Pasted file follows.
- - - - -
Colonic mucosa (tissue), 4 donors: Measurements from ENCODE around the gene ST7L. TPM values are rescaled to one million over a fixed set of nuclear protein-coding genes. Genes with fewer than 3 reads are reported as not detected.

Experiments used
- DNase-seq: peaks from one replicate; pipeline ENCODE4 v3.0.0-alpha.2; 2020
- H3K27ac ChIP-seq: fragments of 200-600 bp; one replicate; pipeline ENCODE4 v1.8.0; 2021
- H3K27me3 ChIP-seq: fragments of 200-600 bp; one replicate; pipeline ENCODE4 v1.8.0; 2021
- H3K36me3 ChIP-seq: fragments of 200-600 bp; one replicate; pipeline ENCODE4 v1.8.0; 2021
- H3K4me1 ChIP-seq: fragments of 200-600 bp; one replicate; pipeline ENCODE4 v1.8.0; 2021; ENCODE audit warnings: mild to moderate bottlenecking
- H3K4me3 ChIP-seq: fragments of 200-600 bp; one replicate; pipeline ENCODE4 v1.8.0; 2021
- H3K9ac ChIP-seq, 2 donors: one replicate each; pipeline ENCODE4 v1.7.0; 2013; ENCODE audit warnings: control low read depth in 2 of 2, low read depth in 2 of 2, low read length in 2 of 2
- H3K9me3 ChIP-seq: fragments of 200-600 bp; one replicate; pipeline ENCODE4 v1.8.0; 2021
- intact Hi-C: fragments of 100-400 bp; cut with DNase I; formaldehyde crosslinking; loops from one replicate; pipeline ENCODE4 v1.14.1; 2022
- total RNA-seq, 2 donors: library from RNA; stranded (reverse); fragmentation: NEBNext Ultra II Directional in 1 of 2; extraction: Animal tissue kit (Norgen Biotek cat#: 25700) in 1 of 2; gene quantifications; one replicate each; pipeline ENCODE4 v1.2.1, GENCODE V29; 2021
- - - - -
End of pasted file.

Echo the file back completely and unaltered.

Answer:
Colonic mucosa (tissue), 4 donors: Measurements from ENCODE around the gene ST7L. TPM values are rescaled to one million over a fixed set of nuclear protein-coding genes. Genes with fewer than 3 reads are reported as not detected.

Experiments used
- DNase-seq: peaks from one replicate; pipeline ENCODE4 v3.0.0-alpha.2; 2020
- H3K27ac ChIP-seq: fragments of 200-600 bp; one replicate; pipeline ENCODE4 v1.8.0; 2021
- H3K27me3 ChIP-seq: fragments of 200-600 bp; one replicate; pipeline ENCODE4 v1.8.0; 2021
- H3K36me3 ChIP-seq: fragments of 200-600 bp; one replicate; pipeline ENCODE4 v1.8.0; 2021
- H3K4me1 ChIP-seq: fragments of 200-600 bp; one replicate; pipeline ENCODE4 v1.8.0; 2021; ENCODE audit warnings: mild to moderate bottlenecking
- H3K4me3 ChIP-seq: fragments of 200-600 bp; one replicate; pipeline ENCODE4 v1.8.0; 2021
- H3K9ac ChIP-seq, 2 donors: one replicate each; pipeline ENCODE4 v1.7.0; 2013; ENCODE audit warnings: control low read depth in 2 of 2, low read depth in 2 of 2, low read length in 2 of 2
- H3K9me3 ChIP-seq: fragments of 200-600 bp; one replicate; pipeline ENCODE4 v1.8.0; 2021
- intact Hi-C: fragments of 100-400 bp; cut with DNase I; formaldehyde crosslinking; loops from one replicate; pipeline ENCODE4 v1.14.1; 2022
- total RNA-seq, 2 donors: library from RNA; stranded (reverse); fragmentation: NEBNext Ultra II Directional in 1 of 2; extraction: Animal tissue kit (Norgen Biotek cat#: 25700) in 1 of 2; gene quantifications; one replicate each; pipeline ENCODE4 v1.2.1, GENCODE V29; 2021